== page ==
Energy Australia: Why cutting carbon emissions and saving money on our energy bills calls for ‘hard actions —–
Energy usage is a big issue in Australia currently, and in order for the country to meet its carbon reduction targets, i.e the abatement of 138 million tonnes of green gases every year by 2020, energy prices have risen with the hope of spurring the public to be more conscious of the energy it is using. The call for ‘hard actions’ by Keith Orchison in the Business Spectator comes at a time when a recent survey by a leading Australian comparison website found that 92 percent of those asked were more concerned about the price of energy than they had been a year earlier.
nSo how can we put these energy management ‘hard actions’ into place? Many of us have got into the habit of ensuring the television is off as opposed to using the standby function, as well as being sure to recycle and use energy saving light bulbs. Yet, there are further ways to save which are often overlooked. Check your hot water thermostat, according to green energy specialists, it should rarely be set anywhere higher than 60 degrees Celsius. Leaking taps are also more wasteful than one might expect (especially if it’s a hot tap) – dripping taps can fill half a bath in a week.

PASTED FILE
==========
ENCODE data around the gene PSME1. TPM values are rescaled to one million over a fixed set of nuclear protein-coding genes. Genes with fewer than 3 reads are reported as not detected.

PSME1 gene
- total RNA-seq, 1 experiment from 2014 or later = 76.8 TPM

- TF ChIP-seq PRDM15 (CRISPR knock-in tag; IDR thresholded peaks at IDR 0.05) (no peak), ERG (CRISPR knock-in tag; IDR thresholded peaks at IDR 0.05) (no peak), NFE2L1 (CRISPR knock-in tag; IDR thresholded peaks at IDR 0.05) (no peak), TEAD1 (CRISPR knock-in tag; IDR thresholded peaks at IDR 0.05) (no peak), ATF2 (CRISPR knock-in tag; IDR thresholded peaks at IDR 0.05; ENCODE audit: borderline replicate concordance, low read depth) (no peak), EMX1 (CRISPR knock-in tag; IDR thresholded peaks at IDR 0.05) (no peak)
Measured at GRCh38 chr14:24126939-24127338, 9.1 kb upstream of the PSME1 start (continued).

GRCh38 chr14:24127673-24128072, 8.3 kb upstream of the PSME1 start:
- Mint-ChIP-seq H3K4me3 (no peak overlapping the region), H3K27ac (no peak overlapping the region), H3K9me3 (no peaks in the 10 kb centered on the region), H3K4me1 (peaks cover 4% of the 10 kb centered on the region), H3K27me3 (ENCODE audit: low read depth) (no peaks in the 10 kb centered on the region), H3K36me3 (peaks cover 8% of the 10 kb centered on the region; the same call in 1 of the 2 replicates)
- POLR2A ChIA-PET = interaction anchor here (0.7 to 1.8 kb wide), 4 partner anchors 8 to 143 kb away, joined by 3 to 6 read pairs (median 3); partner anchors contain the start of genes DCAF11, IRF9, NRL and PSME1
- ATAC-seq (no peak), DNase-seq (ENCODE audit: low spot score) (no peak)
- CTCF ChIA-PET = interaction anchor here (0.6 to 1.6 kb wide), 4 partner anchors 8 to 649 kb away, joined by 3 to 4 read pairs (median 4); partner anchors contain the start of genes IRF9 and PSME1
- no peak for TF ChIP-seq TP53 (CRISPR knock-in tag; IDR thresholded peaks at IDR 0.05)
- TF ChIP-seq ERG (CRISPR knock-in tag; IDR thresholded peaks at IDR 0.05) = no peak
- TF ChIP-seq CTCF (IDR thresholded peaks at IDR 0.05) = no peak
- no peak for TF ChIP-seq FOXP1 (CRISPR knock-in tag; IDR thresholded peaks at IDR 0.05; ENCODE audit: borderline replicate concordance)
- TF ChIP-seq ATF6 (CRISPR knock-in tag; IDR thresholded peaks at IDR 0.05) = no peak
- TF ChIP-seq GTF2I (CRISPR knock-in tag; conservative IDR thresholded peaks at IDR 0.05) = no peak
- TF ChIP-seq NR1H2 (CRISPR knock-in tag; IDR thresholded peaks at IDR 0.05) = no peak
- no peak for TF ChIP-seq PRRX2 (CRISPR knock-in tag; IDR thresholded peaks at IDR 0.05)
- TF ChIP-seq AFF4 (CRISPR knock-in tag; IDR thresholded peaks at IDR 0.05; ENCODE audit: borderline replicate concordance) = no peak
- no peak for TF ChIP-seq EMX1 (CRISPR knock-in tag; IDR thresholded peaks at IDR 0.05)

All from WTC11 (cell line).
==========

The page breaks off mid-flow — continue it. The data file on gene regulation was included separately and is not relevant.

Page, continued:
nWith water saving in mind, you are set to save even more money and to shrink your carbon footprint if you install a water efficient low-flow shower head – designed especially to get more cleaning power from less water. Wasted heat is something that should always be considered. Insulating your loft and cavity walls is an excellent step, and can stop up to 50 percent of heat escaping from your home. Additionally, using draught excluders and seals around window and doors a re a cheap method to keep more heat in.
nThe aforementioned methods to save money are fairly small in terms of spending to save on future costs and carbon emissions. Being able to make bigger changes are set make a big difference on how much you save in the future. High efficiency gas or solar hot water systems will save on energy bills and emissions over the year in comparison to standard electric hot water systems. When buying new electronic appliances it can often be worth paying a little more for efficient models, in order to benefit from this efficiency in the future. Additionally, natural gas heaters for use in living areas are cheaper to run and estimated to save up to 75 percent of greenhouse emissions compared to electric heaters.
Posted Date: 2009-11-03 20:16:02